Garth Allen introduced the Ennead less than a year before his death, in the September 1973 issue of American Astrology. The salient points are as follows, under the title "Return Theory Updated":
- When the Solar Monthly Return was first introduced (Sun every 30° around the zodiac - same degree, minute, and second as at birth, but of each successive sign, once per month), Bradley investigated its possible merit. He tested it "statistically, using mainly death and accident cases." He found statistically significant results in favor of the SMR.
- However, the results were anomalous. The charts for Sun trine natal Sun (two of the non-SSR SMRs in the course of the year) were "surprisingly on the plus side, even more than the "square" returns, called the quartisolars."
- (It is no longer a surprise to me that the quarti-solars performed so poorly. I've given up on them, other than for the narrow purpose of determining the quarter of a year when primary SSR results will manifest. The key here is that, other than the SSR itself, the SMRs that were most strikingly significant were the two where Sun trined Sun.)
- Initially bothered by this, he soon realized "that the originally Egyptian, currently standard Hindu, system of 'novienic' or 'navamsa' divisions of the ecliptic also held true as viable returns." This meant "nine basic 'solar returns' during each year," one for every 40° of Sun's travel.
- He went on to show how often the Bible etc. spoke of life circumstances that lasted "40 days" or "40 days and 40 nights" - the average duration of an Ennead being just over 40 1/2 days (ranging from 38.3 to 41.9 days).
- "With the exception of the first or conjunction solar return, which applies to the full year ahead in general and the first 40 days after one's birthday in particular, each of the novienic solar returns holds sway over a period averaging just over 40 days and nights."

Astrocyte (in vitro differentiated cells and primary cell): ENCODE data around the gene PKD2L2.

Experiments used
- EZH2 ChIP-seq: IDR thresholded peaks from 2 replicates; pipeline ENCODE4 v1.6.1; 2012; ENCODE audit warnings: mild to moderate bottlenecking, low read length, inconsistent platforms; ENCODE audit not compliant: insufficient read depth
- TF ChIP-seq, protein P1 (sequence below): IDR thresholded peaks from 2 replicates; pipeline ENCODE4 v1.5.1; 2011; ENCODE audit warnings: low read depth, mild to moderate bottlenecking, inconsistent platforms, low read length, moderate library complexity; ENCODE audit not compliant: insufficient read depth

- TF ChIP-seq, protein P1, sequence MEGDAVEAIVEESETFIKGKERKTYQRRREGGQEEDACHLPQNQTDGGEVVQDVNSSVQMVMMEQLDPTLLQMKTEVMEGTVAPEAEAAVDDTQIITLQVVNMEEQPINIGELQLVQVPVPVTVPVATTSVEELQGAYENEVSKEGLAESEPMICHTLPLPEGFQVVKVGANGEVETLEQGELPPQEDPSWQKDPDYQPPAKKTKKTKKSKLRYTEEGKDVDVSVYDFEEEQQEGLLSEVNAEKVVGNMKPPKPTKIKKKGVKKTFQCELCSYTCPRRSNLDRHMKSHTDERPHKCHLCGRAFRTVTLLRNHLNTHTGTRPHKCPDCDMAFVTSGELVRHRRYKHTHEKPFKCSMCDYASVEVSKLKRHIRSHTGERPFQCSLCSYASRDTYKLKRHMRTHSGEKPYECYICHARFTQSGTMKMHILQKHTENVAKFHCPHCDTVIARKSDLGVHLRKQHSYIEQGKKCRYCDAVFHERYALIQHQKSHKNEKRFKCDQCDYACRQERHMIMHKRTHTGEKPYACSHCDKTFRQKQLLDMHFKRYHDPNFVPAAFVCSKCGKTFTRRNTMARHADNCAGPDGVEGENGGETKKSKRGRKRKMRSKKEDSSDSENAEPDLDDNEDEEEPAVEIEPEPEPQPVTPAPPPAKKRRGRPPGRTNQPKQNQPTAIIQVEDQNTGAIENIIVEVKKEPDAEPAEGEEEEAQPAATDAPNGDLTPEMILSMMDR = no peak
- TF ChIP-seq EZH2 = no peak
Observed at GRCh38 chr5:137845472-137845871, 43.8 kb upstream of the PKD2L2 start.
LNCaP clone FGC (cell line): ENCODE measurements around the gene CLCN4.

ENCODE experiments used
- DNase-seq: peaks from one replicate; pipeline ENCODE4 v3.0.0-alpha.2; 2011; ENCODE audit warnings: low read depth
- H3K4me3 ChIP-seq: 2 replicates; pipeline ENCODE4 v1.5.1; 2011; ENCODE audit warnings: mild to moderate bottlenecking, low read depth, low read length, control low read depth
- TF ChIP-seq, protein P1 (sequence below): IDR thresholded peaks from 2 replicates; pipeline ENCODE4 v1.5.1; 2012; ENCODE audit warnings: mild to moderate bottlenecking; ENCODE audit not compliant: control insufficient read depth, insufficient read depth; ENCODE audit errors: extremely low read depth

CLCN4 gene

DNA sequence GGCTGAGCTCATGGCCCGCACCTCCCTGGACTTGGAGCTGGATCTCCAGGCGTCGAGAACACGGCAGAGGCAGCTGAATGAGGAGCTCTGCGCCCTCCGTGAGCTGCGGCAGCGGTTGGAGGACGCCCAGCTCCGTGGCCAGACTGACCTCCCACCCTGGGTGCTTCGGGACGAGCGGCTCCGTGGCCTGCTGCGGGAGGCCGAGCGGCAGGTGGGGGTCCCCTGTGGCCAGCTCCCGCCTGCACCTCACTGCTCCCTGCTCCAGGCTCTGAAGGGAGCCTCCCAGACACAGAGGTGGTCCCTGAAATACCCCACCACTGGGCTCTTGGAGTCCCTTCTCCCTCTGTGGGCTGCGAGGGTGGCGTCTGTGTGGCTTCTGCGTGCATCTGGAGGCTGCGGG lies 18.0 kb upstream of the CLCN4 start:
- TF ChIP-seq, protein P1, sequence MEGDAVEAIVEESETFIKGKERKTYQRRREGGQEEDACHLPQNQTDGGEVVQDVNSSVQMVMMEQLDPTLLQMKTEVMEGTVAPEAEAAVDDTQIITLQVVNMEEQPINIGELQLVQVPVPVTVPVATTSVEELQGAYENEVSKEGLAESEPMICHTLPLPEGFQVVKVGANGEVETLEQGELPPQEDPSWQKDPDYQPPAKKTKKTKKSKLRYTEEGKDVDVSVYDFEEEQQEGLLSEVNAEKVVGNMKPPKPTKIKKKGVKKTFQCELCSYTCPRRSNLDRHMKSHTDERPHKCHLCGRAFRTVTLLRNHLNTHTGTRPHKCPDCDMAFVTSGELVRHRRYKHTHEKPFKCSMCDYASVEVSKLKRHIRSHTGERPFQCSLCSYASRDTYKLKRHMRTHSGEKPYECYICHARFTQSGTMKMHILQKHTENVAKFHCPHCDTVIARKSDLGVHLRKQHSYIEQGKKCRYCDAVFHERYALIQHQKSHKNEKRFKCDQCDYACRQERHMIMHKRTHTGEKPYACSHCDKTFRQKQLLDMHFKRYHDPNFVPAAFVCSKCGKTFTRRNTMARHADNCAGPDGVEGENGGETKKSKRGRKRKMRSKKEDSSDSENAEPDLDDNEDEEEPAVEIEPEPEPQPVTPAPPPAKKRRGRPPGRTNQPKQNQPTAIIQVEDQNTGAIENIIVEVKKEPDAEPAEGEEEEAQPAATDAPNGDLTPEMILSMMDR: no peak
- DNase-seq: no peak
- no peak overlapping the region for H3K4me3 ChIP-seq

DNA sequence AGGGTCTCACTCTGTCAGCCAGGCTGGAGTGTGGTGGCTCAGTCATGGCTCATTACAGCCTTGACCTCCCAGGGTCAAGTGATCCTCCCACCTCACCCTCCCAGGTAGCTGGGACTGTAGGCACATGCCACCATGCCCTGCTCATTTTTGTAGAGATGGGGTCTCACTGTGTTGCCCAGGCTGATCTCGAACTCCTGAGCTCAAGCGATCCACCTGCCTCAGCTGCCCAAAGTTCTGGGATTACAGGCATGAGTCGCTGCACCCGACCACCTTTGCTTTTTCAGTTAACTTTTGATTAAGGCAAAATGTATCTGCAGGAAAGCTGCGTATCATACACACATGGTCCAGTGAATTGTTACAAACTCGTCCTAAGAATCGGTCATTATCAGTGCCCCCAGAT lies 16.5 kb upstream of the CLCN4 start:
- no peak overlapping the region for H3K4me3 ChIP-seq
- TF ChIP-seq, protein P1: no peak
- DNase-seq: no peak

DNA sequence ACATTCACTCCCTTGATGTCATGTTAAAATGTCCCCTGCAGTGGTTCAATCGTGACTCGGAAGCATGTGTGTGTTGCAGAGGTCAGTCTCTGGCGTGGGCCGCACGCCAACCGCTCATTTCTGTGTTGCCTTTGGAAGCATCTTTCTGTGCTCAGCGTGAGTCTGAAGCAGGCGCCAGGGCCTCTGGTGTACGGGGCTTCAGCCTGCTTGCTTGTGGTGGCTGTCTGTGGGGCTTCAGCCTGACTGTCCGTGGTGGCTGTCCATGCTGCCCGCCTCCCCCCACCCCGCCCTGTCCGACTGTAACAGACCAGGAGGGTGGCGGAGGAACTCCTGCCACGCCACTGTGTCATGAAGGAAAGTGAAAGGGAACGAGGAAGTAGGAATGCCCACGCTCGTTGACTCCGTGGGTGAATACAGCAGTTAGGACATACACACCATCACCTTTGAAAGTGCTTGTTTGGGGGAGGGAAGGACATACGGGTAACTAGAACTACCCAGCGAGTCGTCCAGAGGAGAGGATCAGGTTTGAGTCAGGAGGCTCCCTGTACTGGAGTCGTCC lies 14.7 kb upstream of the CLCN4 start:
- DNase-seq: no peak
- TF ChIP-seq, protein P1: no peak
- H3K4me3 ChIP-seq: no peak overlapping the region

He cited an unnamed colleague's suggestion that this technique be called the Ennead ("eeny-add") with the quarters called "decilium" (or, as he said, "some such old-fangled title").Garth Allen wrote:I believe it can be stated quite unequivocally, on the basis of extensive statistics, that the novienic solar return is more intense in its impact than even the familiar lunar return. So lucid are its indications, we are tempted to suggest that the recent proliferation of "return" formulas - kinetics, anlunars, and all their cousins - amounts more to a search for the novienic return than to practical truth. What is more, there is evidence that the 40-day period breaks down into four "decanate" subintervals of 10 days apiece. It would be wise for each student to set up his "quarti-novienic" solar returns for major events in his past life, to see for himself if this approach is not more reliable than the saturation-bombing, using a profusion of intricate chartings, he has applied to his astro-biography.